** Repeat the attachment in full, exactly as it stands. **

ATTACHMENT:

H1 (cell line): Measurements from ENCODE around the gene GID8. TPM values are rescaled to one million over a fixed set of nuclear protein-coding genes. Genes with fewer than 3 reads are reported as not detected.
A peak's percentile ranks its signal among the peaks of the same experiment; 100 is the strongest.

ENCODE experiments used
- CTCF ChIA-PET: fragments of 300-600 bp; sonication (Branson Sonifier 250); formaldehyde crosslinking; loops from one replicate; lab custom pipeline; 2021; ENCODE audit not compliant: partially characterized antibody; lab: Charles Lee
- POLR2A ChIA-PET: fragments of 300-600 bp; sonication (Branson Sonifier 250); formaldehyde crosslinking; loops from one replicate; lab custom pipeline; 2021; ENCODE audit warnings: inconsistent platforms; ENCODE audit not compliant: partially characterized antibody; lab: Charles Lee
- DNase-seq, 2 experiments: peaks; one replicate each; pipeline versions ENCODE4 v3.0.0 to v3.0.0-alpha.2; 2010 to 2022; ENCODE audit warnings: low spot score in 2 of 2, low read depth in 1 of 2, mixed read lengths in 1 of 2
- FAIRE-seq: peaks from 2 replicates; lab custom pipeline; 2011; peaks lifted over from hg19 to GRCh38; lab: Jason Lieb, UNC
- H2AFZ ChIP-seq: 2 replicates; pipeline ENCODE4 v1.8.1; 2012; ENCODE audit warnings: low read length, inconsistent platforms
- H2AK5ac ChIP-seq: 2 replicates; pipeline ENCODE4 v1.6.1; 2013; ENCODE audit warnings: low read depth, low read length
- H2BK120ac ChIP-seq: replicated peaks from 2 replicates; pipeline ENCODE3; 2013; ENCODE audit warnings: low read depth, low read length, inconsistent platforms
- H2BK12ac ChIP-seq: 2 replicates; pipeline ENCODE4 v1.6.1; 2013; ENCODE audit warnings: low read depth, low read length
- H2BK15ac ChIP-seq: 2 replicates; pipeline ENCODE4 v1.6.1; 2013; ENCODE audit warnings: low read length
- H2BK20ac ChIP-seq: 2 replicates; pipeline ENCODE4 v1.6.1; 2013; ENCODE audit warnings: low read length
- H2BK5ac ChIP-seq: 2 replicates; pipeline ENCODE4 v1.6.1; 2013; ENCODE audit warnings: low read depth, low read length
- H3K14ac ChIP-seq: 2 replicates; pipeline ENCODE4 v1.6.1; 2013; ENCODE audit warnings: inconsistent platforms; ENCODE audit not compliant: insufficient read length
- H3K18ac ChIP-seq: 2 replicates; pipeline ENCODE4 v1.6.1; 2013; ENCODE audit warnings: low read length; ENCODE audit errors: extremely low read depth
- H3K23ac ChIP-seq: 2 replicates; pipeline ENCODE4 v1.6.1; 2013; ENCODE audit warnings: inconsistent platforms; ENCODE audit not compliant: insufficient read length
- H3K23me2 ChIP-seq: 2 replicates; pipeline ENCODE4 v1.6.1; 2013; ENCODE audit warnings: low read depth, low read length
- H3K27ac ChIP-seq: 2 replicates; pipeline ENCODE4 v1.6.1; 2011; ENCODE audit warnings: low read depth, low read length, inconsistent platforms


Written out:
H1 (cell line): Measurements from ENCODE around the gene GID8. TPM values are rescaled to one million over a fixed set of nuclear protein-coding genes. Genes with fewer than 3 reads are reported as not detected.
A peak's percentile ranks its signal among the peaks of the same experiment; 100 is the strongest.

ENCODE experiments used
- CTCF ChIA-PET: fragments of 300-600 bp; sonication (Branson Sonifier 250); formaldehyde crosslinking; loops from one replicate; lab custom pipeline; 2021; ENCODE audit not compliant: partially characterized antibody; lab: Charles Lee
- POLR2A ChIA-PET: fragments of 300-600 bp; sonication (Branson Sonifier 250); formaldehyde crosslinking; loops from one replicate; lab custom pipeline; 2021; ENCODE audit warnings: inconsistent platforms; ENCODE audit not compliant: partially characterized antibody; lab: Charles Lee
- DNase-seq, 2 experiments: peaks; one replicate each; pipeline versions ENCODE4 v3.0.0 to v3.0.0-alpha.2; 2010 to 2022; ENCODE audit warnings: low spot score in 2 of 2, low read depth in 1 of 2, mixed read lengths in 1 of 2
- FAIRE-seq: peaks from 2 replicates; lab custom pipeline; 2011; peaks lifted over from hg19 to GRCh38; lab: Jason Lieb, UNC
- H2AFZ ChIP-seq: 2 replicates; pipeline ENCODE4 v1.8.1; 2012; ENCODE audit warnings: low read length, inconsistent platforms
- H2AK5ac ChIP-seq: 2 replicates; pipeline ENCODE4 v1.6.1; 2013; ENCODE audit warnings: low read depth, low read length
- H2BK120ac ChIP-seq: replicated peaks from 2 replicates; pipeline ENCODE3; 2013; ENCODE audit warnings: low read depth, low read length, inconsistent platforms
- H2BK12ac ChIP-seq: 2 replicates; pipeline ENCODE4 v1.6.1; 2013; ENCODE audit warnings: low read depth, low read length
- H2BK15ac ChIP-seq: 2 replicates; pipeline ENCODE4 v1.6.1; 2013; ENCODE audit warnings: low read length
- H2BK20ac ChIP-seq: 2 replicates; pipeline ENCODE4 v1.6.1; 2013; ENCODE audit warnings: low read length
- H2BK5ac ChIP-seq: 2 replicates; pipeline ENCODE4 v1.6.1; 2013; ENCODE audit warnings: low read depth, low read length
- H3K14ac ChIP-seq: 2 replicates; pipeline ENCODE4 v1.6.1; 2013; ENCODE audit warnings: inconsistent platforms; ENCODE audit not compliant: insufficient read length
- H3K18ac ChIP-seq: 2 replicates; pipeline ENCODE4 v1.6.1; 2013; ENCODE audit warnings: low read length; ENCODE audit errors: extremely low read depth
- H3K23ac ChIP-seq: 2 replicates; pipeline ENCODE4 v1.6.1; 2013; ENCODE audit warnings: inconsistent platforms; ENCODE audit not compliant: insufficient read length
- H3K23me2 ChIP-seq: 2 replicates; pipeline ENCODE4 v1.6.1; 2013; ENCODE audit warnings: low read depth, low read length
- H3K27ac ChIP-seq: 2 replicates; pipeline ENCODE4 v1.6.1; 2011; ENCODE audit warnings: low read depth, low read length, inconsistent platforms